Image from page 446 of "American homes and gardens" (1905)
Title: American homes and gardens
Publisher: New York : Munn and Co
Contributing Library: Smithsonian Libraries
Digitizing Sponsor: Biodiversity Heritage Library
View Book Page: Book Viewer
About This Book: Catalog Entry
View All Images: All Images From Book
Click here to view book online to see this illustration in context in a browseable online version of this book.
Text Appearing Before Image:
f gar-den furniture, and are made of various materials—limestone, marble, concrete and wood being principally used. Garden Motto bench Of these the last is the most desirable, as it is low in price,artistic, and wooden garden seats can be home made. Ifpretty rustic effects are desired, cedar or locust, with thebark left on, can be used to advantage, and cypress is alsomost satisfactory. For these, odd bits can be used and if the designs arecarefully worked out by persons having artistic ideas, theresults are very gratifying. Pretty seats can be made ofslabs or strips of wood which are arranged on frames, andwhen painted will last for years. There are many different styles in garden seats, some be-ing mere chairs which will accommodate one person only,while others are longer with a circular effect. A third typehas a double seat which will seat four people. For comfort,all these should have high backs and low seats. Many in-teresting and attractive garden seats are shown in the shops.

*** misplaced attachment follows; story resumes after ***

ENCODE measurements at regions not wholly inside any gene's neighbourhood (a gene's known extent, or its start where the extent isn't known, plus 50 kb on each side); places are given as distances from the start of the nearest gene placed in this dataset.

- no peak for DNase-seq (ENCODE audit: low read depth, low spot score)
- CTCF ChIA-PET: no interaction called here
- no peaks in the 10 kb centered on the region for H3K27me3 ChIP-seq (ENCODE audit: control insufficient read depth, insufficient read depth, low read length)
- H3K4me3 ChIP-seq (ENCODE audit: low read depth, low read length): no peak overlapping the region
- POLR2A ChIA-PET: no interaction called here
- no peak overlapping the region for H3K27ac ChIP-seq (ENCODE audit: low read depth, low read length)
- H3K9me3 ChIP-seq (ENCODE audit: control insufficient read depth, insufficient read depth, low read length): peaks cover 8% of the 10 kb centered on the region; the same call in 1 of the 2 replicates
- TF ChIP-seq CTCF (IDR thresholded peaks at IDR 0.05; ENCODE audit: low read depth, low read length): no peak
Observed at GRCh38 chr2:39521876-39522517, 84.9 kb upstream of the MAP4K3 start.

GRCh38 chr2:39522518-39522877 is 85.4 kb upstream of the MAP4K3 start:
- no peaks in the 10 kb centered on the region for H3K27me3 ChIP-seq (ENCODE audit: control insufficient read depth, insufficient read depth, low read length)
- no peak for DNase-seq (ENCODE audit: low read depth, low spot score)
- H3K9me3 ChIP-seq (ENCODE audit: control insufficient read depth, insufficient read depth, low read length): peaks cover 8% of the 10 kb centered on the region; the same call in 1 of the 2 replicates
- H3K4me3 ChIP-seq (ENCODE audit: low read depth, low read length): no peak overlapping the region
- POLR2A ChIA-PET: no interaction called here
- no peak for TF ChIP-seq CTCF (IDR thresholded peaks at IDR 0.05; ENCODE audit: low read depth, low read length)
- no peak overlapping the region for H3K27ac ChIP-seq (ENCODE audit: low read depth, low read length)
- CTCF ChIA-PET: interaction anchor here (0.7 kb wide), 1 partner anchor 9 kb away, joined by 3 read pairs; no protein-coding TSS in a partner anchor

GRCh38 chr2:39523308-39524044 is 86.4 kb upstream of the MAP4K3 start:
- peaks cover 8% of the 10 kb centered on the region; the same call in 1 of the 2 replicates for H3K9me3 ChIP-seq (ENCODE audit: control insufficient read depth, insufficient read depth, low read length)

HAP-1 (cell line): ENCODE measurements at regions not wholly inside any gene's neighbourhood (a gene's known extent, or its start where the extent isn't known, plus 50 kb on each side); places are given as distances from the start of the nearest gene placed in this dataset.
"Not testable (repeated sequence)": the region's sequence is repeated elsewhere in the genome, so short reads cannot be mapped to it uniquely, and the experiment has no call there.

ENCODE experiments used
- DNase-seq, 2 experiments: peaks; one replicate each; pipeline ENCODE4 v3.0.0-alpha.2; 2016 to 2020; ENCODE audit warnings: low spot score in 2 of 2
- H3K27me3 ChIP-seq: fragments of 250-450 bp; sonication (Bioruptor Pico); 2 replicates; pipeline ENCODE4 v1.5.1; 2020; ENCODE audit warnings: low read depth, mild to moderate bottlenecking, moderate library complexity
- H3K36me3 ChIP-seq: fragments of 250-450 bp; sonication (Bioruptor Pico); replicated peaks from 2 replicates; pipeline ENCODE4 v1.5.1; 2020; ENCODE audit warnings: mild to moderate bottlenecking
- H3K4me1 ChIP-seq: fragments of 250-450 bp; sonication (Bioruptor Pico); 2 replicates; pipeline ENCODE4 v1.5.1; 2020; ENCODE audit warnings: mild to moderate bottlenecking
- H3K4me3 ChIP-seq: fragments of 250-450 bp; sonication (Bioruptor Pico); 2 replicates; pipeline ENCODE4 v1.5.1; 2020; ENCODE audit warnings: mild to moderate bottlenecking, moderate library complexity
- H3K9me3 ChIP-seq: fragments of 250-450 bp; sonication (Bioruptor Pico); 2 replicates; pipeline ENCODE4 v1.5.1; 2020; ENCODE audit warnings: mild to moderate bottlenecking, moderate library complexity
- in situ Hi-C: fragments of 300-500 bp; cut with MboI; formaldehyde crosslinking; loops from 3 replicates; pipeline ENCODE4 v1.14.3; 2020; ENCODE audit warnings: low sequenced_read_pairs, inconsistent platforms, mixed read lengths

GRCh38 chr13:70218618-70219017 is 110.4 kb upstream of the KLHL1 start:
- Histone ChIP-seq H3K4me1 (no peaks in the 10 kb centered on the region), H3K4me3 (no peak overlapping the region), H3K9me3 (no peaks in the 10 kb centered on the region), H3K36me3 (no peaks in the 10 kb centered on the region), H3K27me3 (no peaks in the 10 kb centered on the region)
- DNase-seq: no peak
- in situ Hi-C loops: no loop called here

Text Appearing After Image:
Garden furniture constructed on strong and durable lines but artistic in effect 262 AMERICAN HOMES AND GARDENS July. i9J3
Note About Images
Please note that these images are extracted from scanned page images that may have been digitally enhanced for readability - coloration and appearance of these illustrations may not perfectly resemble the original work.